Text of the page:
Interfacial Carbonyl Groups of Propylene Carbonate and Diethyl Sebacate Facilitate the Reversible Binding of Nitrogen Dioxide

01 April 2024, Version 1
This content is a preprint and has not undergone peer review at the time of posting.


The interaction of NO2 with organic interfaces is critical in the development of NO2 sensing and trapping technologies, and equally so to the atmospheric processing of marine and continental aerosol. Recent studies point to the importance of surface oxygen groups in these systems, however the role of specific functional groups on the microscopic level has yet to be fully established. In the present study, we aim to provide fundamental information on the behavior of NO2 at atmospherically relevant organic interfaces that may also help inform innovation in NO2 sensing and trapping development. We then present an investigation into the structural changes induced by NO2 at the surface of propylene carbonate (PC), an environmentally relevant carbonate ester. Surface-sensitive spectra of the PC liquid surface are acquired before, during, and after exposure to NO2 using infrared reflection-absorption spectroscopy (IRRAS). Spectra reveal that NO2 preferentially interacts with the carbonyl of PC at the interface, forming a distribution of binding symmetries. At low ppm levels, NO2 saturates the PC surface within 10 minutes and the perturbations to the surface are constant over time during the flow of NO2. Upon removal of NO2 flow, and under atmospheric pressures, these interactions are reversible, and the liquid surface structure of PC recovers completely within 30 min. Another ester-containing molecule, diethyl sebacate (DES), was also investigated and the same carbonyl-specific interaction with NO2 was intermittently observed.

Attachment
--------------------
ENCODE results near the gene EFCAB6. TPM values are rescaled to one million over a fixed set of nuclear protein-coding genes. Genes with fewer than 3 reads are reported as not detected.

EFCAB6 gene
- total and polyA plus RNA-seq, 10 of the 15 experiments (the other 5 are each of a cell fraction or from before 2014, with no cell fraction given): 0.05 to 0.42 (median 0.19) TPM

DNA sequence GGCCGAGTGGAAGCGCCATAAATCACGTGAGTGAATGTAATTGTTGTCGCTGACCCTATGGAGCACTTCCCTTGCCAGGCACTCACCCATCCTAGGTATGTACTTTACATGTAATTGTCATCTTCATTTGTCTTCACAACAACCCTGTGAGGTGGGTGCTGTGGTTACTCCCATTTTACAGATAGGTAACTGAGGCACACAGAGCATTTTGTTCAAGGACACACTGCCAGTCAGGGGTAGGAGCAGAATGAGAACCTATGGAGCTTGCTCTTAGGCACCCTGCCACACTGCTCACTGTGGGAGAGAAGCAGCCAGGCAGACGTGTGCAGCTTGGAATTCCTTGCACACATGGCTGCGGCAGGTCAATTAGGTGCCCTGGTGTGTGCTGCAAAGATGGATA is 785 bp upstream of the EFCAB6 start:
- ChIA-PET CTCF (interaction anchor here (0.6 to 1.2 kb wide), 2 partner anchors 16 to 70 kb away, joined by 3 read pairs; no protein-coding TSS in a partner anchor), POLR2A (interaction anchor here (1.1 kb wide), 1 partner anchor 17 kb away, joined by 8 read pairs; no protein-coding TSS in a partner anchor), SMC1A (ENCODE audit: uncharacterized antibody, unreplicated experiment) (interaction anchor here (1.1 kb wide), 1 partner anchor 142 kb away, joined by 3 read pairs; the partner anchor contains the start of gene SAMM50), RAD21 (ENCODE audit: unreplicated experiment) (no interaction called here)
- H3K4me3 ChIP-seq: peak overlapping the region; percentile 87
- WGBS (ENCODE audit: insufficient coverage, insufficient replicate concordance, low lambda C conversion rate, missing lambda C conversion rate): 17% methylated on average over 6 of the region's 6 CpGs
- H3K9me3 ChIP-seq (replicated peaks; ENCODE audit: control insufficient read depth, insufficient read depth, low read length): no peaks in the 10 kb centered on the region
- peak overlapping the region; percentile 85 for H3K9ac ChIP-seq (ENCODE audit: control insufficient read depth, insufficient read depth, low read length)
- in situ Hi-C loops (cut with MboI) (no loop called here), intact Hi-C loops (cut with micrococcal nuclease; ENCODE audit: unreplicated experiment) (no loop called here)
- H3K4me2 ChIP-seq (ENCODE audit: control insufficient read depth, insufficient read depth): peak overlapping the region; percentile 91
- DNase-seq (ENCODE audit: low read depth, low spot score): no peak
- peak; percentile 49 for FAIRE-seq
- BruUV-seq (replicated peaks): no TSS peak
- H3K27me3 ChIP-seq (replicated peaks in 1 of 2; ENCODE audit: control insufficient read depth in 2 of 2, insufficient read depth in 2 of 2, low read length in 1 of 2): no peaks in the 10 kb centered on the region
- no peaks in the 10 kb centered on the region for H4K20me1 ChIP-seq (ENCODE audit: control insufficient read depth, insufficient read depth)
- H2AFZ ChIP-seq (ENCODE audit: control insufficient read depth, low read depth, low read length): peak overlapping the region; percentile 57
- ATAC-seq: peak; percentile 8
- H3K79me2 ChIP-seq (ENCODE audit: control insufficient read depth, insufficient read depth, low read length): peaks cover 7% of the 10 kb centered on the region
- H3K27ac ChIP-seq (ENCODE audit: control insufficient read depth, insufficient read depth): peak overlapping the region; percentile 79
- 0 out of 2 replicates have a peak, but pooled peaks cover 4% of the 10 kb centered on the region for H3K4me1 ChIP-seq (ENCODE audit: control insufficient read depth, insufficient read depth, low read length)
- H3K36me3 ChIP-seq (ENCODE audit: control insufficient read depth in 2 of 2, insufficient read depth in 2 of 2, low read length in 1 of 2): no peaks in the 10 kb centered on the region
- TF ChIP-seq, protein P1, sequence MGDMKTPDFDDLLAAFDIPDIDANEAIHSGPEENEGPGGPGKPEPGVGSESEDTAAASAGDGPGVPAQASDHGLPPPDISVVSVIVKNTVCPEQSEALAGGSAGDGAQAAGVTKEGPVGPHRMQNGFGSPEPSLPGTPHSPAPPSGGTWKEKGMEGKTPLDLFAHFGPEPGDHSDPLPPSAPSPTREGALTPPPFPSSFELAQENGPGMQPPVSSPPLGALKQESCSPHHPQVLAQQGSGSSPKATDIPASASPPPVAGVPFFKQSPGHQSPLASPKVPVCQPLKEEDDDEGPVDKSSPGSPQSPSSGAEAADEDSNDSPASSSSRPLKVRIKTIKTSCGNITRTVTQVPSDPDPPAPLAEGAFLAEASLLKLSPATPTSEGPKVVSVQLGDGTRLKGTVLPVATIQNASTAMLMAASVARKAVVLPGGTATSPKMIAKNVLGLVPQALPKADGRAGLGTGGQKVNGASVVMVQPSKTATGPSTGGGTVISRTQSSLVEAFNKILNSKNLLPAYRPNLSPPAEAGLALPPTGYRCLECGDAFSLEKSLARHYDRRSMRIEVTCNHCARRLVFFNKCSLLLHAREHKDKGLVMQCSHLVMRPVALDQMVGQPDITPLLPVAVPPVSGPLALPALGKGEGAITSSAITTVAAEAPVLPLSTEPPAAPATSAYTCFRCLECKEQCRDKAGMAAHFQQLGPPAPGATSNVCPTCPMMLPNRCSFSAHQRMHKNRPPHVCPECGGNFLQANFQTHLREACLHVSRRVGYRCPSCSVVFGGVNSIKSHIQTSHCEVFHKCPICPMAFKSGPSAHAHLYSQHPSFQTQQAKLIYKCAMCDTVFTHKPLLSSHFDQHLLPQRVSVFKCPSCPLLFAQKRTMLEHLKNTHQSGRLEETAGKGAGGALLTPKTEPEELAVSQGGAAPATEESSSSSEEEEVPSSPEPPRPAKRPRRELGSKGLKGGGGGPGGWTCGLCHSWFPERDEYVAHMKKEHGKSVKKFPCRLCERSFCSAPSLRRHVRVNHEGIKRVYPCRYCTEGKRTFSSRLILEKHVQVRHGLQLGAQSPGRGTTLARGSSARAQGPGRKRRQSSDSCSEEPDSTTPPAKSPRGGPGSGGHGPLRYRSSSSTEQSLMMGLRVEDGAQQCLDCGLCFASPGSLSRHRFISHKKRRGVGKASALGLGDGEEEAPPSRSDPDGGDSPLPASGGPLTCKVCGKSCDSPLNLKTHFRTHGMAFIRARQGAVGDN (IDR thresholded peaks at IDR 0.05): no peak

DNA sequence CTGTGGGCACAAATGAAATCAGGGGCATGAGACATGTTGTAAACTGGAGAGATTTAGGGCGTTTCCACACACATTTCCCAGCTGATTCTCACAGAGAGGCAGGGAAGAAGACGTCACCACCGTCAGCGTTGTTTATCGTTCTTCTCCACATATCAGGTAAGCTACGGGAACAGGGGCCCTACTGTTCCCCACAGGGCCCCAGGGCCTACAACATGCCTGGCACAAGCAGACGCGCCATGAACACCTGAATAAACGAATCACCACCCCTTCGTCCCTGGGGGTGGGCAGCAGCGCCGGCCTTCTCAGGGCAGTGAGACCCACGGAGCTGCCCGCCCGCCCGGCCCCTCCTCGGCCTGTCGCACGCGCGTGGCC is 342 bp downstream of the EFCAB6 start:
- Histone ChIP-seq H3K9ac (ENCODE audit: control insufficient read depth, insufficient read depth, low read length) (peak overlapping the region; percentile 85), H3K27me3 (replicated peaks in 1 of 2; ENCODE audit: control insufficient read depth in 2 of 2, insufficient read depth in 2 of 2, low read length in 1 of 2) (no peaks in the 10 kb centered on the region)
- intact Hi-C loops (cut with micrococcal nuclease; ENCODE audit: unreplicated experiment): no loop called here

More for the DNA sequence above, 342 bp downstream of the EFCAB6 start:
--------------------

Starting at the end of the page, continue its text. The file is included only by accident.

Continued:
infrared reflection-absorption spectroscopy
gas-liquid interface
organic aerosol

Supplementary materials

Supplemental Information for Interfacial Carbonyl Groups of Propylene Carbonate and Diethyl Sebacate Facilitate the Reversible Binding of Nitrogen Dioxide
Supplemental information provides additional details on the determination of nitrogen dioxide concentration, spectral pre-processing, peak assignments, ATR-FTIR experiments, and the determination of water content in propylene carbonate using Raman spectroscopy.


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